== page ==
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Yoda & Rex: Iguana & Savannah Monitor happy in Breeding, KY
The 'Weedeating-est man' in Adair County has extraordinary pets, a four-foot Green Iguana, and a Savannah Monitor lizard. And he wants to make herpetology his life's work.
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By Ed Waggener
Eric Thompson, who lives in the Breeding area of Adair County, has a dream of one day becoming a herpetologist. His hope is to one day go to Lindsey Wilson College to major in biology, and then transfer to the University of the Cumberlands and specialize in herpetology.
He loves reptiles, he says, and is keeping two of what are, for Adair County, extraordinary pets, a 4 ft long Green Iguana, and a smaller, stockier built Savannah Monitor Lizard.
The Iguana, named Yoda, is a herbivore, eating vegetable matter. Yoda has a free run in the house, and is caged only when taken outdoors. Yoda's diet is easy to provide. He's partial to Zucchini, Yellow Squash, Kale, and strawberries and blackberries for dessert.
The Savanna Monitor, Rex, (you need only one guess, Tyrannisaurus Rex) is more docile, but its a carnivore, and feeds on earthworms, meal worms, crickets and tree frogs.
Rex stays outdoors, in a dirt filled cattle trough he's personalized with tunnels. For him, it's an outdoor life almost all the time.
Both lizards require special attention to heat and light. When Yoda goes outside, he's in a cage. He thrives on the sunlight and open air.
Both lizards know their names, Scotty Thompson, Eric's mother, says. And both have lots of friends among the neighbors. Eric's cousin, Hailey Coffey, likes to come over to hold Yoda and pet him.
But on the other side, some neighbors, she calls no names, have a universal response, "Get that thing away from him." Junior Stotts is one of these.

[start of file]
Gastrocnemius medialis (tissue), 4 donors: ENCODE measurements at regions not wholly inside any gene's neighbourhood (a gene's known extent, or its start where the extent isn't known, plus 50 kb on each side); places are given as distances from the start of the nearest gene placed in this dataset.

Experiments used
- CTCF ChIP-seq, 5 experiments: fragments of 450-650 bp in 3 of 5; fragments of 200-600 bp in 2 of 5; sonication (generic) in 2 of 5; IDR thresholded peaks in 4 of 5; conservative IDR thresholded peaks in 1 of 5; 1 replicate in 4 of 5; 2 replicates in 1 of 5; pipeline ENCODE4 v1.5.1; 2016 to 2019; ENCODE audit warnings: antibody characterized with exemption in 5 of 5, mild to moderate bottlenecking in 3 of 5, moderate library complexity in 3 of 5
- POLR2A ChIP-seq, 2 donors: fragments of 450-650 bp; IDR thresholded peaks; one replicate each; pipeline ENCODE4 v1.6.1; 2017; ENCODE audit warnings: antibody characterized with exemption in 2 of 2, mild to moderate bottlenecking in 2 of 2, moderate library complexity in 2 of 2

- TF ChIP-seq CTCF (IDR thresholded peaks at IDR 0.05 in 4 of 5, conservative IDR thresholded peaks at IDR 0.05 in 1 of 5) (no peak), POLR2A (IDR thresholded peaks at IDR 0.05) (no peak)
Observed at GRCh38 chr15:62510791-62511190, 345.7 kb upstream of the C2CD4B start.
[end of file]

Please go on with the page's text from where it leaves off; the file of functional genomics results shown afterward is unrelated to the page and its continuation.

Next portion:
The Thompsons all love the Eric's lizards. They've gotten used to the feel of the reptile's skin. "It's kind of rough," Scotty Thompson says, "but you quickly get used to it."
Yoda is very entertaining, she says. He gets really animated when a mirror is put in front of him, and the reflection is seen as a competitor. When he sees that other lizard, he starts bobbing his head and swinging his tail, the way all male iguanas do when they confront a rival.
But even in an agitated state, neither of these two lizards ever offer to bite. Past lizards have, Mrs. Thompson says, but not these to treasured pets.
Eric has thought of raising and selling iguanas. But for now, while he's waiting to get into college and become a herpetologist, he's a self-employed, hard worker doing mostly lawn work. He's built a solid reputation in his part of the county.
Friend Junior Stotts, who doesn't hand out unearned accolades, quickly vouches for him, "He's the weed-eating-est man I ever saw." It's a matter of both quantity of work and quality, Mr. Stotts said. "Eric can clean a greater area than any man I ever saw," and adds, "When he gets through with it it looks like a well-mown lawn."
So far, Eric's prowess with weedeater hasn't softened Junior on hugging an Iguana. He's still true to Lu, his Queensland Heeler wonder dog.
But he's wishing Eric the best with his dream of becoming a degreed herpetologist.
This story was posted on 2016-07-19 11:26:13
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